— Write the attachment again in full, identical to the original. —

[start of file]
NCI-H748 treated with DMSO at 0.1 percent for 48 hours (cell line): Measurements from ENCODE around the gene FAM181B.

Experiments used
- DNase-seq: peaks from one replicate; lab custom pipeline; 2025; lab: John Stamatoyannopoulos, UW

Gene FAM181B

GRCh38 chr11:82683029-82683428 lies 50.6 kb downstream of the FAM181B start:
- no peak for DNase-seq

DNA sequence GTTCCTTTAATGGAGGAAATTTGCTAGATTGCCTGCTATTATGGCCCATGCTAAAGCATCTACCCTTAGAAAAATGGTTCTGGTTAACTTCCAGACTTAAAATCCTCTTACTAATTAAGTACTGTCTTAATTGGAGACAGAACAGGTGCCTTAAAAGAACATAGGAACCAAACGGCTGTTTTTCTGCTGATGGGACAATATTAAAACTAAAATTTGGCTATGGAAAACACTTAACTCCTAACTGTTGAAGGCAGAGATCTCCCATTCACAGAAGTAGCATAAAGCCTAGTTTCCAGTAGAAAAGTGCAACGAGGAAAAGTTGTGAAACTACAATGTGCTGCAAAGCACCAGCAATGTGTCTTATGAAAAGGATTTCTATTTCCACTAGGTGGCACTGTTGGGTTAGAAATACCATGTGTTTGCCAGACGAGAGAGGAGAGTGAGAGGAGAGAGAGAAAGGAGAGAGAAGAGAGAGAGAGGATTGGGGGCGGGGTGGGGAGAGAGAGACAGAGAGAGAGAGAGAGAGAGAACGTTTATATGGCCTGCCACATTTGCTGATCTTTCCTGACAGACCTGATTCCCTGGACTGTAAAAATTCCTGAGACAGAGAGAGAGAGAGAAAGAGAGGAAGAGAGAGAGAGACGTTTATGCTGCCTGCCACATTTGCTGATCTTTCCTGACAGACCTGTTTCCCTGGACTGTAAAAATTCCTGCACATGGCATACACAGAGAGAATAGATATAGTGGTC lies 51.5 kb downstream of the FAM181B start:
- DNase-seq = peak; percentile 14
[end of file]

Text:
NCI-H748 treated with DMSO at 0.1 percent for 48 hours (cell line): Measurements from ENCODE around the gene FAM181B.

Experiments used
- DNase-seq: peaks from one replicate; lab custom pipeline; 2025; lab: John Stamatoyannopoulos, UW

Gene FAM181B

GRCh38 chr11:82683029-82683428 lies 50.6 kb downstream of the FAM181B start:
- no peak for DNase-seq

DNA sequence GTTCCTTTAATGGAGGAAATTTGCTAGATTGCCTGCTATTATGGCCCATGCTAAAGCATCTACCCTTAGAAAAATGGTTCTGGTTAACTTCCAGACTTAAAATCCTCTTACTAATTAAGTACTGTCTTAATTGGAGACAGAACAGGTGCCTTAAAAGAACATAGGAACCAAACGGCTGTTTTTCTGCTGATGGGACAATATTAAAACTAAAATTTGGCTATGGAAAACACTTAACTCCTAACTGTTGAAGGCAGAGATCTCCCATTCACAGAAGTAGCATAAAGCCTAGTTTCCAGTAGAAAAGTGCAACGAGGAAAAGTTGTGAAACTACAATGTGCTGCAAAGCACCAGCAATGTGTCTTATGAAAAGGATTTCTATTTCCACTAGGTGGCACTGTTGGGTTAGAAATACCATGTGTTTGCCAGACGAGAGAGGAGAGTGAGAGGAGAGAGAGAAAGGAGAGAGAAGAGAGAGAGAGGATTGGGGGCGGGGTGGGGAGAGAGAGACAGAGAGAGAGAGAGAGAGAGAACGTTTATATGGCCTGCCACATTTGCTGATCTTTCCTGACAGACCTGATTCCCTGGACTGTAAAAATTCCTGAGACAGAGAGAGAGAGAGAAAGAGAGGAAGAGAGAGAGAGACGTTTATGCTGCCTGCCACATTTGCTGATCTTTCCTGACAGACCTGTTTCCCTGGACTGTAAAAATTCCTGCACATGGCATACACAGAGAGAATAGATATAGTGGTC lies 51.5 kb downstream of the FAM181B start:
- DNase-seq = peak; percentile 14